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From Prisons to Black Sites, US Hand in Global Torture Exposed

Amnesty International report on global torture exposes inhumane acts perpetrated by United States

Sarah Lazare

Thirty years after ratifying the UN Convention Against Torture, the U.S. government has dodged accountability for perpetrating torture in domestic prisons and CIA black sites and embroiling foreign states in inhumane acts.

So finds a report on global torture released Tuesday by human rights organization Amnesty International. According to the study, torture and abuse have been reported in at least 141 countries around the world in the past five years.

A survey conducted by Amnesty found that 44 percent of people across the world are afraid they would be in danger of torture if taken into state custody in their country.

In the United States, 32 percent of respondents expressed such a fear—which, according to the report, has merit.

"In some maximum security isolation or segregation facilities across the USA, many thousands of inmates are held in solitary confinement in small cells for 22 to 24 hours a day. Many have little access to natural light or out-of-cell recreation time which amounts to cruel inhuman or degrading treatment," reads the study.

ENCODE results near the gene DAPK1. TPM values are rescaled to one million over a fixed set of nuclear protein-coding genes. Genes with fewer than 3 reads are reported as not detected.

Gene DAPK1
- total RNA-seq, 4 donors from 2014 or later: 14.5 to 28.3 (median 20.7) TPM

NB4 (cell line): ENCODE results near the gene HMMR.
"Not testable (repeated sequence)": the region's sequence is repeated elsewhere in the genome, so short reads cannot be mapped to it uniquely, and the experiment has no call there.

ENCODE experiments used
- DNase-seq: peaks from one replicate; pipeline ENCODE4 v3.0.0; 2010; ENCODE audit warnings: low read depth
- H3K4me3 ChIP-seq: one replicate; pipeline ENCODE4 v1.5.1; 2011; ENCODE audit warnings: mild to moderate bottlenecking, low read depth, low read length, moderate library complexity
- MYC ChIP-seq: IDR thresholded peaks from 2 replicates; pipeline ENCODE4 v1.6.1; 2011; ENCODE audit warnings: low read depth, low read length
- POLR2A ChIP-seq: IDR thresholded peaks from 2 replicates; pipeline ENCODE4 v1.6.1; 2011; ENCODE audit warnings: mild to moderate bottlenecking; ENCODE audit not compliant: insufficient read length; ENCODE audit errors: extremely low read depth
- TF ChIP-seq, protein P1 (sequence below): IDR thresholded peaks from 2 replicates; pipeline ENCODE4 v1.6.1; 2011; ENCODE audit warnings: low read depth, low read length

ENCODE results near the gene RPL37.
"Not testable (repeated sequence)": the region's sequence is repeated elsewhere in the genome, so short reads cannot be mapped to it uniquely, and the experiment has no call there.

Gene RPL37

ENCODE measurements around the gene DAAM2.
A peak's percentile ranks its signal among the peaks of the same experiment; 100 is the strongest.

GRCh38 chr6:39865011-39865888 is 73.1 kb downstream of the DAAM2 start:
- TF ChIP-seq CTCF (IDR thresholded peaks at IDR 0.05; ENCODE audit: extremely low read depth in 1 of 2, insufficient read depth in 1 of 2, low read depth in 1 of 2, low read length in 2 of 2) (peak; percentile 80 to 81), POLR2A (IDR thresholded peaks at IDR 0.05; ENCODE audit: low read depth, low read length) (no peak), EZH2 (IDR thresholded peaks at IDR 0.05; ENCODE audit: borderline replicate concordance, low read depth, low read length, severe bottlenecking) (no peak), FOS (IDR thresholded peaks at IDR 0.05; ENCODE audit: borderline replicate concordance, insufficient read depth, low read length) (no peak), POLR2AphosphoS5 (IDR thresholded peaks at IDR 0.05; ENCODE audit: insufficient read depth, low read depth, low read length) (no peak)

U.S. torture is not confined within its borders. "The U.S. government is also failing to ensure accountability for torture and enforced disappearances committed in the context of counter-terrorism operations. No one responsible for the use of interrogation techniques such as 'water-boarding,' prolonged sleep deprivation, and stress positions in Central Intelligence Agency (CIA)-run secret detention centres around the world has been brought to justice. The U.S. Select Committee on Intelligence has conducted a review of the now-terminated CIA programme, but its 6,000-plus page report remains classified."

Rebecca Gordon, author of Mainstreaming Torture and lecturer at University of San Francisco, told Common Dreams that the U.S. climate for torture has only grown more permissive since the beginning of the War on Terror. "One of the things we've seen polls show that almost 13 years out from September 11th, 2001, people are more willing to approve of torture as a tool of 'security' than a decade ago," she said.

The report states that the U.S. has involved other countries in its acts of torture: "Torture and ill-treatment has also been documented in parts of the European Union (EU), with some countries also failing to effectively investigate allegations of complicity in torture carried out in the context of U.S.-led counter-terrorism operations," states the report.

According to Gordon, "U.S. pressure on European countries to participate in housing CIA black sites and allow their airports to be used for renditions has corrupted a number of European governments in their stance on torture. One of the effects of torture by the United States—a country universally (if not accurately) recognized as a democracy—is when that country participates in torture in a quasi public way, it creates a legitimation of torture as a practice."

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